To inspire entrepreneurs and aspiring entrepreneurs, School of Accountancy will be organizing a Study Mission to Israel/Jordan in April/May 2018 under the SMU-X programme. Whilst there, students will visit start-ups and learn from the experiences of entrepreneurs. This immersion in the Silicon Wadi ecosystem could be a spark in their entrepreneurial endeavors. The visit will provide opportunities to learn about business models and processes used by start-ups, and how they generate business ideas and bring them to market. The course will require students to research and write cases on start-ups. It will also be unique in that student delegates will be accompanied by alumni entrepreneurs. The latter will serve as mentors on projects to be undertaken by students as part of academic coursework.
It is envisaged that participants will learn the following from the Study Mission:
- Understand and able to critique the business models of the start-ups visited.
- Reflect on the key factors determining success and failures of start-ups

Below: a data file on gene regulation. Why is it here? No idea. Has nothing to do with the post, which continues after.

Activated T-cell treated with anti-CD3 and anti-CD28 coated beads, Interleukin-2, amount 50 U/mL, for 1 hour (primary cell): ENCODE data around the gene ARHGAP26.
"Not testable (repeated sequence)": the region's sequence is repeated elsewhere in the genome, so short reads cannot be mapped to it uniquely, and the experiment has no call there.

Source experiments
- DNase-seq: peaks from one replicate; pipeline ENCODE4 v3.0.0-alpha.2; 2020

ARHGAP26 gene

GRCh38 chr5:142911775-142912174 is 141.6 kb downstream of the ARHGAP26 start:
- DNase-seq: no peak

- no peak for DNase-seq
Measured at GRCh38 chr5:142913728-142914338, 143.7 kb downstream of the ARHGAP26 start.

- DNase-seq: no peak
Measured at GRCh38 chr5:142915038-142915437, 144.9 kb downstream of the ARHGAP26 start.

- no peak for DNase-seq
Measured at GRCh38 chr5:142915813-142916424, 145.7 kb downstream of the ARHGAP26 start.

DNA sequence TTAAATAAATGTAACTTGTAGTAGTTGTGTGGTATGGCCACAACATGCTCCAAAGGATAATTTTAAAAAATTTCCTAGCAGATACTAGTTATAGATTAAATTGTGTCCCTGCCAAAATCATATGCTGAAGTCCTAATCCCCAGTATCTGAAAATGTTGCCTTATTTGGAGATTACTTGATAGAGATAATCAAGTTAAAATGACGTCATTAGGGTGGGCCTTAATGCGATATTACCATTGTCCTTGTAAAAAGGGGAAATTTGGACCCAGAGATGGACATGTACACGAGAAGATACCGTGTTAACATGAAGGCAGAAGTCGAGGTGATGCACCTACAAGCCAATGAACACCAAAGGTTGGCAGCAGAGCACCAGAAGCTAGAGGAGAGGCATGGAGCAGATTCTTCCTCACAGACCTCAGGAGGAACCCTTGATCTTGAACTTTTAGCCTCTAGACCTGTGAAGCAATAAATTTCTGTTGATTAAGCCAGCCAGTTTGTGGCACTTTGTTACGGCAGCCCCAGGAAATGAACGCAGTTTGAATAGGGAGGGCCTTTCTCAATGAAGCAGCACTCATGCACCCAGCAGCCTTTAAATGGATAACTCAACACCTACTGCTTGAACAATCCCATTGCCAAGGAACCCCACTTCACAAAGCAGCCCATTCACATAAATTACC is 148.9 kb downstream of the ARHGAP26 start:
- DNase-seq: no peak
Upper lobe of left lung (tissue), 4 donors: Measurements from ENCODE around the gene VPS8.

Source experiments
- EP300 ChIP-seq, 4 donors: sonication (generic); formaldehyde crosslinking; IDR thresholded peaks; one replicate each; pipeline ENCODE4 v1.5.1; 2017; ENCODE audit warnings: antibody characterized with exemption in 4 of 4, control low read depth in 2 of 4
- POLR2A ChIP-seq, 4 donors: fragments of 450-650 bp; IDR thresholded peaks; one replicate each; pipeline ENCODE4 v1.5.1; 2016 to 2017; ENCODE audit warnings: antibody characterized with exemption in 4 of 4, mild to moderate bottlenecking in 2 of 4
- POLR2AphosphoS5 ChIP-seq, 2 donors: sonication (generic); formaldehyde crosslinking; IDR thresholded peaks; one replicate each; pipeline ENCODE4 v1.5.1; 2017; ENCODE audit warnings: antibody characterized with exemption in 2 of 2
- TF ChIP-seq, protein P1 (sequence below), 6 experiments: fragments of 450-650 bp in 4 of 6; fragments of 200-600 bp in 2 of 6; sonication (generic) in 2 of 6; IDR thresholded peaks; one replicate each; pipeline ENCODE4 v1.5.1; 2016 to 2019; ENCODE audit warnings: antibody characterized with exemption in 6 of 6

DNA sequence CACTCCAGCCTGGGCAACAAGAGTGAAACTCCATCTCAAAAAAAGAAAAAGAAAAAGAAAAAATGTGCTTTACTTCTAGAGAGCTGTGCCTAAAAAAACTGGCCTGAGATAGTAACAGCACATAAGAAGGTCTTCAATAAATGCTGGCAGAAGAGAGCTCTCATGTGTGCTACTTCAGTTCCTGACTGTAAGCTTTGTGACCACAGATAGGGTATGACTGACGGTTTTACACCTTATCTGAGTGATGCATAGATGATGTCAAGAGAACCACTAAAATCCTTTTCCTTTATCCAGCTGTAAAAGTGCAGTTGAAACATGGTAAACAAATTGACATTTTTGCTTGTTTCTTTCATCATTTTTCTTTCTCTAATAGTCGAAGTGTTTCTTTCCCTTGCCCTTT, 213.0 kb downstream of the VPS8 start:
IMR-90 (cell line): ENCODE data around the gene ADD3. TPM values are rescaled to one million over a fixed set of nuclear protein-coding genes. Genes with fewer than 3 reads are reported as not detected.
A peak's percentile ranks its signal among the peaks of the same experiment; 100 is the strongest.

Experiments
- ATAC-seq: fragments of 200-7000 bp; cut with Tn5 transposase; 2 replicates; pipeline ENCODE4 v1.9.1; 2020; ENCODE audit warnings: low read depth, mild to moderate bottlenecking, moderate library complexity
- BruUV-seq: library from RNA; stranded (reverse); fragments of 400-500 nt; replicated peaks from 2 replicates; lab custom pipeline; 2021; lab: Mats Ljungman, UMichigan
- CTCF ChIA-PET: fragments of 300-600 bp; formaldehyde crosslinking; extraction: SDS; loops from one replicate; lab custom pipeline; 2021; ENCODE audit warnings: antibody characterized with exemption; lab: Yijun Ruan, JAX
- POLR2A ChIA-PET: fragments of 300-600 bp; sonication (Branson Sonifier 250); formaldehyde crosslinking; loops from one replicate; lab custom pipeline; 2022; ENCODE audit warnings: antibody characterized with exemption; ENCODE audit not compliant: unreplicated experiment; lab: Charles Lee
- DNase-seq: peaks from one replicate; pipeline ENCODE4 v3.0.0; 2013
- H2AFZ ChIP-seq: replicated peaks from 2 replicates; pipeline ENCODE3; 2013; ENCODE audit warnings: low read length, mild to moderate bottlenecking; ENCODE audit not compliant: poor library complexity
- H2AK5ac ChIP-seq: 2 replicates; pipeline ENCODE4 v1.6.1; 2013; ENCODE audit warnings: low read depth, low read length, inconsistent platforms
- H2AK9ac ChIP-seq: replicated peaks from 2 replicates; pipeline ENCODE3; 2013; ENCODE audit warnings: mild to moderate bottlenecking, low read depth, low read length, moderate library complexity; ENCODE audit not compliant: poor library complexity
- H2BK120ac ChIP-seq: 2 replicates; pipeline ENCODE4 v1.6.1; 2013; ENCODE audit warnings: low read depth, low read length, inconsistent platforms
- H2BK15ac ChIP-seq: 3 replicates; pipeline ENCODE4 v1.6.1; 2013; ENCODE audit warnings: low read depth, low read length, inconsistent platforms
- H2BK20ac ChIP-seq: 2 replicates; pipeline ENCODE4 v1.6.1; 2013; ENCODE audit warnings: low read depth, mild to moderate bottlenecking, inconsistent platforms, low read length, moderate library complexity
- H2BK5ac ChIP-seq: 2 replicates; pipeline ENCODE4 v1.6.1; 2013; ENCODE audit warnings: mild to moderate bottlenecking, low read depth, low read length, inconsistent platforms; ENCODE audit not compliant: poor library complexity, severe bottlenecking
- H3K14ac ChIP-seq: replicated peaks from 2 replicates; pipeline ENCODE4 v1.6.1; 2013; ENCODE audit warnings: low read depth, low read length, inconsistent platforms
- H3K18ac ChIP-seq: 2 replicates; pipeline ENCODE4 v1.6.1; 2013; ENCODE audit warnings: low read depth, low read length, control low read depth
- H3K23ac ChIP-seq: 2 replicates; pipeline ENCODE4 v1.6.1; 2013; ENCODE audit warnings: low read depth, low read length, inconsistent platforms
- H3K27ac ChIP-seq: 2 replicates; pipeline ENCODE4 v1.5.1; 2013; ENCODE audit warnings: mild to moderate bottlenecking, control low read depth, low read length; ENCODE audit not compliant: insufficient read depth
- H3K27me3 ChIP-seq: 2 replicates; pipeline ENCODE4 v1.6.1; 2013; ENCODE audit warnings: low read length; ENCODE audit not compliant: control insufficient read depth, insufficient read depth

- Evaluate whether the factors are applicable to Singapore and the region
- Understand the processes used by start-ups from their inception to Serial-A funding.
- Reflect on the key attributes of successful entrepreneurs
- Weigh the pros & cons of entrepreneurship versus corporate life.
- Be “infected” with the entrepreneurial spirit
The course comprises 2 components:
- Seminar sessions in Singapore for preparatory research and discussion
- Study Mission to Israel/Jordan which will be from 27 April - 8 May 2017
Note: All seminar sessions and the Study Mission are compulsory. Failure to undertake the trip will result in a failed grade.
The research on start-ups must comprise an in-depth analysis of the issues. Before the trip, project teams will be required to communicate with the start-up entrepreneurs, research into the issues peculiar to the respective start-ups, and make preliminary presentations of their research to the class as well as entrepreneurs invited to class seminars. From inputs from class/invited entrepreneurs, the reports may be refined. Project groups should endeavor to complete a substantial part of their research before the trip. During the trip, teams will make presentations of their research findings and perspectives to the start-up entrepreneurs.
Project reports encompassing learnings arising from the trip, and reflections from the start-up visits, should be submitted within 10 days of return from the trip.
COST OF STUDY TRIP PAYABLE
Each student will be charged S$4,470 which includes
- Return economy airfare
- Hotel accommodation on twin-sharing basis
- All meals
- Transport & logistical arrangement for company visits and other organised activities
- Sight-seeing and admission tickets
- Trip Brochure
- Name cards
- Travel Insurance